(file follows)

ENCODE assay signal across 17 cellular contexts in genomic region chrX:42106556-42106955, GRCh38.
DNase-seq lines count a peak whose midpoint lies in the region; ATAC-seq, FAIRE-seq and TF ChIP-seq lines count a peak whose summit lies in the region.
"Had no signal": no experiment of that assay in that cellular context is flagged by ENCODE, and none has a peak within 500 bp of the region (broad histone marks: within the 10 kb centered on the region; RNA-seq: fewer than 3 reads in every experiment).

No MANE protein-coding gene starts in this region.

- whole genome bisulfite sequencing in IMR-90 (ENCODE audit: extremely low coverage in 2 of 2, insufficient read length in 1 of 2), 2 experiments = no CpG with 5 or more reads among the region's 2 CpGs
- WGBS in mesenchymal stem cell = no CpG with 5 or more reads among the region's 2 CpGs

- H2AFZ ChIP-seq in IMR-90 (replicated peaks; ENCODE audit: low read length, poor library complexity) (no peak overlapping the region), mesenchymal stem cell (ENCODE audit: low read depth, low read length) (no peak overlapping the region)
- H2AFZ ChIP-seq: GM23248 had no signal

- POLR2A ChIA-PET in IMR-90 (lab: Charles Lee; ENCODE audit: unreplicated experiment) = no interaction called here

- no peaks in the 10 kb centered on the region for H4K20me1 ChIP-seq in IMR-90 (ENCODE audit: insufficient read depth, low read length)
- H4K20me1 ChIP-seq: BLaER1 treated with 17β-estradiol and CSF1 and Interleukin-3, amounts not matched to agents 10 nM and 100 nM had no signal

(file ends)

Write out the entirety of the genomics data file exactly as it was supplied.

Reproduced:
ENCODE assay signal across 17 cellular contexts in genomic region chrX:42106556-42106955, GRCh38.
DNase-seq lines count a peak whose midpoint lies in the region; ATAC-seq, FAIRE-seq and TF ChIP-seq lines count a peak whose summit lies in the region.
"Had no signal": no experiment of that assay in that cellular context is flagged by ENCODE, and none has a peak within 500 bp of the region (broad histone marks: within the 10 kb centered on the region; RNA-seq: fewer than 3 reads in every experiment).

No MANE protein-coding gene starts in this region.

- whole genome bisulfite sequencing in IMR-90 (ENCODE audit: extremely low coverage in 2 of 2, insufficient read length in 1 of 2), 2 experiments = no CpG with 5 or more reads among the region's 2 CpGs
- WGBS in mesenchymal stem cell = no CpG with 5 or more reads among the region's 2 CpGs

- H2AFZ ChIP-seq in IMR-90 (replicated peaks; ENCODE audit: low read length, poor library complexity) (no peak overlapping the region), mesenchymal stem cell (ENCODE audit: low read depth, low read length) (no peak overlapping the region)
- H2AFZ ChIP-seq: GM23248 had no signal

- POLR2A ChIA-PET in IMR-90 (lab: Charles Lee; ENCODE audit: unreplicated experiment) = no interaction called here

- no peaks in the 10 kb centered on the region for H4K20me1 ChIP-seq in IMR-90 (ENCODE audit: insufficient read depth, low read length)
- H4K20me1 ChIP-seq: BLaER1 treated with 17β-estradiol and CSF1 and Interleukin-3, amounts not matched to agents 10 nM and 100 nM had no signal